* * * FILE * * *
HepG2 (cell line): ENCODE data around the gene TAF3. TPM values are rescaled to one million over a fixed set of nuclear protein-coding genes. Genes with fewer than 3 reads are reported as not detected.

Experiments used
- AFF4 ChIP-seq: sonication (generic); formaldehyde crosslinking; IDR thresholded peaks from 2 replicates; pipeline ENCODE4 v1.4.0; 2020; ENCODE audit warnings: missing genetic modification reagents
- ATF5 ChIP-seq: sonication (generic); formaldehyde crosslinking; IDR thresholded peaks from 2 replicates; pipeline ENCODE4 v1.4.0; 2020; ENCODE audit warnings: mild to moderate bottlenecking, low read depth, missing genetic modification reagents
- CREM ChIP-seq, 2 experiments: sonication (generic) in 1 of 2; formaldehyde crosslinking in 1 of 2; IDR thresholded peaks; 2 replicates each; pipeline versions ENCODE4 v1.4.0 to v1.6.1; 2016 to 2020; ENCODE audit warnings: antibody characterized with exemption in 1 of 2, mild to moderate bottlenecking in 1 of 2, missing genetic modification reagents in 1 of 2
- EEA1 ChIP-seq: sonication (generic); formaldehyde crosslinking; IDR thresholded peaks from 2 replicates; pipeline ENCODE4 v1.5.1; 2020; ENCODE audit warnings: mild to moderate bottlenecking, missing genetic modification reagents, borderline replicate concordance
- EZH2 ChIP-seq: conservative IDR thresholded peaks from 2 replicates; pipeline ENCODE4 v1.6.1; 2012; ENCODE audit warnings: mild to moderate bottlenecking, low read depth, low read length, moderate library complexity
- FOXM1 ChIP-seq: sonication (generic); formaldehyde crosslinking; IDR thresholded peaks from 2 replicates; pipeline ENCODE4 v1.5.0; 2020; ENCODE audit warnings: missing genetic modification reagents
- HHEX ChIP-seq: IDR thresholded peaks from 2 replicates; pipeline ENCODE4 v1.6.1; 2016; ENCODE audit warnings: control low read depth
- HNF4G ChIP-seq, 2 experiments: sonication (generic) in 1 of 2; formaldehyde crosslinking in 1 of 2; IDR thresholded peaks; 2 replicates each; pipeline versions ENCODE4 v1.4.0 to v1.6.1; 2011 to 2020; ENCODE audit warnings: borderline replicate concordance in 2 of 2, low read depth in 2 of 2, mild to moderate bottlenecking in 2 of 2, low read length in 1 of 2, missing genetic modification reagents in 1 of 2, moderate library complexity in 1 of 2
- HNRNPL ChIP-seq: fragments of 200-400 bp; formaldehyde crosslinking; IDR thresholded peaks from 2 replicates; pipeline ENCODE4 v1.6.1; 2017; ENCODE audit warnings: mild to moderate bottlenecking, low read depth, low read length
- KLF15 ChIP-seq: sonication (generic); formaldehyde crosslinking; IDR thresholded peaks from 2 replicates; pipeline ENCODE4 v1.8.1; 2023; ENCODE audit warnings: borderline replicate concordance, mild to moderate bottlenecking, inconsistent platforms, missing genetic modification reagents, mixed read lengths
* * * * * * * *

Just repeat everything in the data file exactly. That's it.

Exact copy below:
HepG2 (cell line): ENCODE data around the gene TAF3. TPM values are rescaled to one million over a fixed set of nuclear protein-coding genes. Genes with fewer than 3 reads are reported as not detected.

Experiments used
- AFF4 ChIP-seq: sonication (generic); formaldehyde crosslinking; IDR thresholded peaks from 2 replicates; pipeline ENCODE4 v1.4.0; 2020; ENCODE audit warnings: missing genetic modification reagents
- ATF5 ChIP-seq: sonication (generic); formaldehyde crosslinking; IDR thresholded peaks from 2 replicates; pipeline ENCODE4 v1.4.0; 2020; ENCODE audit warnings: mild to moderate bottlenecking, low read depth, missing genetic modification reagents
- CREM ChIP-seq, 2 experiments: sonication (generic) in 1 of 2; formaldehyde crosslinking in 1 of 2; IDR thresholded peaks; 2 replicates each; pipeline versions ENCODE4 v1.4.0 to v1.6.1; 2016 to 2020; ENCODE audit warnings: antibody characterized with exemption in 1 of 2, mild to moderate bottlenecking in 1 of 2, missing genetic modification reagents in 1 of 2
- EEA1 ChIP-seq: sonication (generic); formaldehyde crosslinking; IDR thresholded peaks from 2 replicates; pipeline ENCODE4 v1.5.1; 2020; ENCODE audit warnings: mild to moderate bottlenecking, missing genetic modification reagents, borderline replicate concordance
- EZH2 ChIP-seq: conservative IDR thresholded peaks from 2 replicates; pipeline ENCODE4 v1.6.1; 2012; ENCODE audit warnings: mild to moderate bottlenecking, low read depth, low read length, moderate library complexity
- FOXM1 ChIP-seq: sonication (generic); formaldehyde crosslinking; IDR thresholded peaks from 2 replicates; pipeline ENCODE4 v1.5.0; 2020; ENCODE audit warnings: missing genetic modification reagents
- HHEX ChIP-seq: IDR thresholded peaks from 2 replicates; pipeline ENCODE4 v1.6.1; 2016; ENCODE audit warnings: control low read depth
- HNF4G ChIP-seq, 2 experiments: sonication (generic) in 1 of 2; formaldehyde crosslinking in 1 of 2; IDR thresholded peaks; 2 replicates each; pipeline versions ENCODE4 v1.4.0 to v1.6.1; 2011 to 2020; ENCODE audit warnings: borderline replicate concordance in 2 of 2, low read depth in 2 of 2, mild to moderate bottlenecking in 2 of 2, low read length in 1 of 2, missing genetic modification reagents in 1 of 2, moderate library complexity in 1 of 2
- HNRNPL ChIP-seq: fragments of 200-400 bp; formaldehyde crosslinking; IDR thresholded peaks from 2 replicates; pipeline ENCODE4 v1.6.1; 2017; ENCODE audit warnings: mild to moderate bottlenecking, low read depth, low read length
- KLF15 ChIP-seq: sonication (generic); formaldehyde crosslinking; IDR thresholded peaks from 2 replicates; pipeline ENCODE4 v1.8.1; 2023; ENCODE audit warnings: borderline replicate concordance, mild to moderate bottlenecking, inconsistent platforms, missing genetic modification reagents, mixed read lengths